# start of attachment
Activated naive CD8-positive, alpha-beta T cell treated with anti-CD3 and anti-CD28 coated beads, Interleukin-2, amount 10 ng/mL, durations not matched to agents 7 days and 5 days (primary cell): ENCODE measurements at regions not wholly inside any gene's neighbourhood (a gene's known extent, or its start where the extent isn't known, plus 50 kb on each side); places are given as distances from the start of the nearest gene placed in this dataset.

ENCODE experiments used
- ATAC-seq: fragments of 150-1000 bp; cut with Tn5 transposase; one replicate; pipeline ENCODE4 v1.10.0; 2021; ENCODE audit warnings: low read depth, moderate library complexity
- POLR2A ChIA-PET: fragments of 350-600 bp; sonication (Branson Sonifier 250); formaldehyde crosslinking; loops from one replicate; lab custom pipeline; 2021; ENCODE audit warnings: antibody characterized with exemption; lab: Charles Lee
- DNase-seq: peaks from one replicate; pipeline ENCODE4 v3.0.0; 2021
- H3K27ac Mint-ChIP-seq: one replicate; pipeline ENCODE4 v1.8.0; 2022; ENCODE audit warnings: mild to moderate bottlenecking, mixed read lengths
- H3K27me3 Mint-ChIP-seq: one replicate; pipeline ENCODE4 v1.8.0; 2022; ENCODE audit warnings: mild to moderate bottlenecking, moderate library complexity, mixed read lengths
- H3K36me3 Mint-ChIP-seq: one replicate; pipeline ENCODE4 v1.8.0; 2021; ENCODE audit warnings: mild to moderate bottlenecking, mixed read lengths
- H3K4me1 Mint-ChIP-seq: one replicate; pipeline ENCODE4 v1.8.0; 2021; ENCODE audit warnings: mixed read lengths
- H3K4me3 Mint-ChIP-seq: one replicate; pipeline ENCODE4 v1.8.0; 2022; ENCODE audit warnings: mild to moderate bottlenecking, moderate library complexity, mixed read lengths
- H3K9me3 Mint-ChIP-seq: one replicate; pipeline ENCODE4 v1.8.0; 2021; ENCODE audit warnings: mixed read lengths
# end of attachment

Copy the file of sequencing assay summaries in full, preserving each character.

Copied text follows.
Activated naive CD8-positive, alpha-beta T cell treated with anti-CD3 and anti-CD28 coated beads, Interleukin-2, amount 10 ng/mL, durations not matched to agents 7 days and 5 days (primary cell): ENCODE measurements at regions not wholly inside any gene's neighbourhood (a gene's known extent, or its start where the extent isn't known, plus 50 kb on each side); places are given as distances from the start of the nearest gene placed in this dataset.

ENCODE experiments used
- ATAC-seq: fragments of 150-1000 bp; cut with Tn5 transposase; one replicate; pipeline ENCODE4 v1.10.0; 2021; ENCODE audit warnings: low read depth, moderate library complexity
- POLR2A ChIA-PET: fragments of 350-600 bp; sonication (Branson Sonifier 250); formaldehyde crosslinking; loops from one replicate; lab custom pipeline; 2021; ENCODE audit warnings: antibody characterized with exemption; lab: Charles Lee
- DNase-seq: peaks from one replicate; pipeline ENCODE4 v3.0.0; 2021
- H3K27ac Mint-ChIP-seq: one replicate; pipeline ENCODE4 v1.8.0; 2022; ENCODE audit warnings: mild to moderate bottlenecking, mixed read lengths
- H3K27me3 Mint-ChIP-seq: one replicate; pipeline ENCODE4 v1.8.0; 2022; ENCODE audit warnings: mild to moderate bottlenecking, moderate library complexity, mixed read lengths
- H3K36me3 Mint-ChIP-seq: one replicate; pipeline ENCODE4 v1.8.0; 2021; ENCODE audit warnings: mild to moderate bottlenecking, mixed read lengths
- H3K4me1 Mint-ChIP-seq: one replicate; pipeline ENCODE4 v1.8.0; 2021; ENCODE audit warnings: mixed read lengths
- H3K4me3 Mint-ChIP-seq: one replicate; pipeline ENCODE4 v1.8.0; 2022; ENCODE audit warnings: mild to moderate bottlenecking, moderate library complexity, mixed read lengths
- H3K9me3 Mint-ChIP-seq: one replicate; pipeline ENCODE4 v1.8.0; 2021; ENCODE audit warnings: mixed read lengths